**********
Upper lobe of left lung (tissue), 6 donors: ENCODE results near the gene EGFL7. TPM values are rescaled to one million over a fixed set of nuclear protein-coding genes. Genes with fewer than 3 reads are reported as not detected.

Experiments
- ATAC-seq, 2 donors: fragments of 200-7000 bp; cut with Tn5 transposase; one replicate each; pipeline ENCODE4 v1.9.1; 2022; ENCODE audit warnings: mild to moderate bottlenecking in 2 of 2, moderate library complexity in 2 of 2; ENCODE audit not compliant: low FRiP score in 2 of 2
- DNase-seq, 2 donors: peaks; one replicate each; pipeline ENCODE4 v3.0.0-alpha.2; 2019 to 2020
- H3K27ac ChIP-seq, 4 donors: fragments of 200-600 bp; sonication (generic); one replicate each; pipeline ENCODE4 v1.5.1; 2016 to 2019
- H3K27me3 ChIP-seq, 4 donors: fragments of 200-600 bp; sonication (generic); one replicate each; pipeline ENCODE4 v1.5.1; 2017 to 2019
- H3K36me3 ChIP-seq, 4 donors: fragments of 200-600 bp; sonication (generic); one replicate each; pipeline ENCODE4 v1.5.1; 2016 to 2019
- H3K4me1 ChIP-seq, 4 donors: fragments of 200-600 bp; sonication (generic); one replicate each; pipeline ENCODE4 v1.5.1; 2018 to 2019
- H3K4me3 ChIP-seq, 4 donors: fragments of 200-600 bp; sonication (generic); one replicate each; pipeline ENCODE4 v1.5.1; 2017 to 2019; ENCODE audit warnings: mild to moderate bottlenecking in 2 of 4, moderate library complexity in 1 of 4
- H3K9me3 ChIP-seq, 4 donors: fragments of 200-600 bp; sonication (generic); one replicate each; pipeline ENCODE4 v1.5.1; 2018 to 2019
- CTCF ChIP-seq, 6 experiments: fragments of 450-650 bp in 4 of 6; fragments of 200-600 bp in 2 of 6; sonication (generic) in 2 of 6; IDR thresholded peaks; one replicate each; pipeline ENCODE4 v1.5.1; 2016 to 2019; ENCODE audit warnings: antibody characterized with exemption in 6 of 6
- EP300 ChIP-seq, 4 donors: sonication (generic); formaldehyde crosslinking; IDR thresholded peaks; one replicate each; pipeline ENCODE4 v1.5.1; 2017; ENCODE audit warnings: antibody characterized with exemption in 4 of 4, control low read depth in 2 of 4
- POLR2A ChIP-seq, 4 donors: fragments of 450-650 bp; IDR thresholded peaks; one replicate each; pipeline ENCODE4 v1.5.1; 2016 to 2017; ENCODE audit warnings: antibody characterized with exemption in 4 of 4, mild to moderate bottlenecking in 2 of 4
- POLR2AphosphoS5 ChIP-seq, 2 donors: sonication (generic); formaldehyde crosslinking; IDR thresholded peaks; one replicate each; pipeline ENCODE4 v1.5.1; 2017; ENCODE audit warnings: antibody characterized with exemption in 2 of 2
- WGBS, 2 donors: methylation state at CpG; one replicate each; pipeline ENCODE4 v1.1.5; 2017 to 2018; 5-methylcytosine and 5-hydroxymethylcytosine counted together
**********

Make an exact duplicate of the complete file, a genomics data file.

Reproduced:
Upper lobe of left lung (tissue), 6 donors: ENCODE results near the gene EGFL7. TPM values are rescaled to one million over a fixed set of nuclear protein-coding genes. Genes with fewer than 3 reads are reported as not detected.

Experiments
- ATAC-seq, 2 donors: fragments of 200-7000 bp; cut with Tn5 transposase; one replicate each; pipeline ENCODE4 v1.9.1; 2022; ENCODE audit warnings: mild to moderate bottlenecking in 2 of 2, moderate library complexity in 2 of 2; ENCODE audit not compliant: low FRiP score in 2 of 2
- DNase-seq, 2 donors: peaks; one replicate each; pipeline ENCODE4 v3.0.0-alpha.2; 2019 to 2020
- H3K27ac ChIP-seq, 4 donors: fragments of 200-600 bp; sonication (generic); one replicate each; pipeline ENCODE4 v1.5.1; 2016 to 2019
- H3K27me3 ChIP-seq, 4 donors: fragments of 200-600 bp; sonication (generic); one replicate each; pipeline ENCODE4 v1.5.1; 2017 to 2019
- H3K36me3 ChIP-seq, 4 donors: fragments of 200-600 bp; sonication (generic); one replicate each; pipeline ENCODE4 v1.5.1; 2016 to 2019
- H3K4me1 ChIP-seq, 4 donors: fragments of 200-600 bp; sonication (generic); one replicate each; pipeline ENCODE4 v1.5.1; 2018 to 2019
- H3K4me3 ChIP-seq, 4 donors: fragments of 200-600 bp; sonication (generic); one replicate each; pipeline ENCODE4 v1.5.1; 2017 to 2019; ENCODE audit warnings: mild to moderate bottlenecking in 2 of 4, moderate library complexity in 1 of 4
- H3K9me3 ChIP-seq, 4 donors: fragments of 200-600 bp; sonication (generic); one replicate each; pipeline ENCODE4 v1.5.1; 2018 to 2019
- CTCF ChIP-seq, 6 experiments: fragments of 450-650 bp in 4 of 6; fragments of 200-600 bp in 2 of 6; sonication (generic) in 2 of 6; IDR thresholded peaks; one replicate each; pipeline ENCODE4 v1.5.1; 2016 to 2019; ENCODE audit warnings: antibody characterized with exemption in 6 of 6
- EP300 ChIP-seq, 4 donors: sonication (generic); formaldehyde crosslinking; IDR thresholded peaks; one replicate each; pipeline ENCODE4 v1.5.1; 2017; ENCODE audit warnings: antibody characterized with exemption in 4 of 4, control low read depth in 2 of 4
- POLR2A ChIP-seq, 4 donors: fragments of 450-650 bp; IDR thresholded peaks; one replicate each; pipeline ENCODE4 v1.5.1; 2016 to 2017; ENCODE audit warnings: antibody characterized with exemption in 4 of 4, mild to moderate bottlenecking in 2 of 4
- POLR2AphosphoS5 ChIP-seq, 2 donors: sonication (generic); formaldehyde crosslinking; IDR thresholded peaks; one replicate each; pipeline ENCODE4 v1.5.1; 2017; ENCODE audit warnings: antibody characterized with exemption in 2 of 2
- WGBS, 2 donors: methylation state at CpG; one replicate each; pipeline ENCODE4 v1.1.5; 2017 to 2018; 5-methylcytosine and 5-hydroxymethylcytosine counted together